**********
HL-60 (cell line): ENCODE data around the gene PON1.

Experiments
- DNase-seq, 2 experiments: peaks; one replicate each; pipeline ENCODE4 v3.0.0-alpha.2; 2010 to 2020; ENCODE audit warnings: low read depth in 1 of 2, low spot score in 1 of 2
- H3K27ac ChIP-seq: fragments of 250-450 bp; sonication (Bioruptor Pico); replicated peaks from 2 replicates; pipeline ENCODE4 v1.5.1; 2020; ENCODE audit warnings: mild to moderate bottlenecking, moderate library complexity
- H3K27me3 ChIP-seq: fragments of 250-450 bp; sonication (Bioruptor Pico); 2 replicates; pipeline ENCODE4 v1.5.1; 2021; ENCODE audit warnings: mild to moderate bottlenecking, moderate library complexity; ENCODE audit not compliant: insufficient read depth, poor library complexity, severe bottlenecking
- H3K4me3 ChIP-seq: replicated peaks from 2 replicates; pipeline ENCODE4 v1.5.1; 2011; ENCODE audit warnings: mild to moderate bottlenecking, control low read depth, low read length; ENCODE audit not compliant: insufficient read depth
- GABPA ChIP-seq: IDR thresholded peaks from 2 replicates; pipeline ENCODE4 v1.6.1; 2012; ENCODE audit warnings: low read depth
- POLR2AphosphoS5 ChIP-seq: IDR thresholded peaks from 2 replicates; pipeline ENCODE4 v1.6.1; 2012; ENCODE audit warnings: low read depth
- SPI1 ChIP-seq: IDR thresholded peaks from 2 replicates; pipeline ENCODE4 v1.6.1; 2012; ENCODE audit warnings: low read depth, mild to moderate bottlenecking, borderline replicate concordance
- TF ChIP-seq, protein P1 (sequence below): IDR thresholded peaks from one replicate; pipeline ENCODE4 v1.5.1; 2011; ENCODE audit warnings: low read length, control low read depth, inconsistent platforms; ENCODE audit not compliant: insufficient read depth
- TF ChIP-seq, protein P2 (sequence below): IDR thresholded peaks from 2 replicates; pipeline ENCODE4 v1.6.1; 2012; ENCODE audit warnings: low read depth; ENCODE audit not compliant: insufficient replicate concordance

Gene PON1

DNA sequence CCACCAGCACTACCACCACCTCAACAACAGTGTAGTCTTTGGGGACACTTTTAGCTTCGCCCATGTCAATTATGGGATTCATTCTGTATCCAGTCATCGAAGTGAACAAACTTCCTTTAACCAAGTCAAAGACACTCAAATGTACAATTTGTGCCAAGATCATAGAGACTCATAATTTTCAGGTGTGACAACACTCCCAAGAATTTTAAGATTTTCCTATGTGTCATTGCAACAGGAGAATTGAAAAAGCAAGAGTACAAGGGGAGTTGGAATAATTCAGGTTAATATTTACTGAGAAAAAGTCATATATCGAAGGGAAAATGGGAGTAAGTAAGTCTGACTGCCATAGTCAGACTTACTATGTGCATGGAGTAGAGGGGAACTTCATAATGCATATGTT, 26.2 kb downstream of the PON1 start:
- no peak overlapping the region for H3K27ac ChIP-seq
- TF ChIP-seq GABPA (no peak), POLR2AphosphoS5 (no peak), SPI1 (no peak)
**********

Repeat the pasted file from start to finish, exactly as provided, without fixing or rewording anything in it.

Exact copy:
HL-60 (cell line): ENCODE data around the gene PON1.

Experiments
- DNase-seq, 2 experiments: peaks; one replicate each; pipeline ENCODE4 v3.0.0-alpha.2; 2010 to 2020; ENCODE audit warnings: low read depth in 1 of 2, low spot score in 1 of 2
- H3K27ac ChIP-seq: fragments of 250-450 bp; sonication (Bioruptor Pico); replicated peaks from 2 replicates; pipeline ENCODE4 v1.5.1; 2020; ENCODE audit warnings: mild to moderate bottlenecking, moderate library complexity
- H3K27me3 ChIP-seq: fragments of 250-450 bp; sonication (Bioruptor Pico); 2 replicates; pipeline ENCODE4 v1.5.1; 2021; ENCODE audit warnings: mild to moderate bottlenecking, moderate library complexity; ENCODE audit not compliant: insufficient read depth, poor library complexity, severe bottlenecking
- H3K4me3 ChIP-seq: replicated peaks from 2 replicates; pipeline ENCODE4 v1.5.1; 2011; ENCODE audit warnings: mild to moderate bottlenecking, control low read depth, low read length; ENCODE audit not compliant: insufficient read depth
- GABPA ChIP-seq: IDR thresholded peaks from 2 replicates; pipeline ENCODE4 v1.6.1; 2012; ENCODE audit warnings: low read depth
- POLR2AphosphoS5 ChIP-seq: IDR thresholded peaks from 2 replicates; pipeline ENCODE4 v1.6.1; 2012; ENCODE audit warnings: low read depth
- SPI1 ChIP-seq: IDR thresholded peaks from 2 replicates; pipeline ENCODE4 v1.6.1; 2012; ENCODE audit warnings: low read depth, mild to moderate bottlenecking, borderline replicate concordance
- TF ChIP-seq, protein P1 (sequence below): IDR thresholded peaks from one replicate; pipeline ENCODE4 v1.5.1; 2011; ENCODE audit warnings: low read length, control low read depth, inconsistent platforms; ENCODE audit not compliant: insufficient read depth
- TF ChIP-seq, protein P2 (sequence below): IDR thresholded peaks from 2 replicates; pipeline ENCODE4 v1.6.1; 2012; ENCODE audit warnings: low read depth; ENCODE audit not compliant: insufficient replicate concordance

Gene PON1

DNA sequence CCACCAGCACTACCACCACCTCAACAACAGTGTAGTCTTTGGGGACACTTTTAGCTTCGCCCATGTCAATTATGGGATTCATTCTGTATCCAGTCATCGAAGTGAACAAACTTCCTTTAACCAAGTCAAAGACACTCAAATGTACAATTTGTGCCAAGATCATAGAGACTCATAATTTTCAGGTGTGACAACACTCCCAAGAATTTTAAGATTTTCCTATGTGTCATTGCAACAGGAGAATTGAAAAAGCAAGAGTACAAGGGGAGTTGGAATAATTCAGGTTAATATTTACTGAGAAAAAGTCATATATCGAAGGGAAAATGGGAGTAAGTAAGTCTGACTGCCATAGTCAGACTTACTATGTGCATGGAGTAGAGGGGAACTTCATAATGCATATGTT, 26.2 kb downstream of the PON1 start:
- no peak overlapping the region for H3K27ac ChIP-seq
- TF ChIP-seq GABPA (no peak), POLR2AphosphoS5 (no peak), SPI1 (no peak)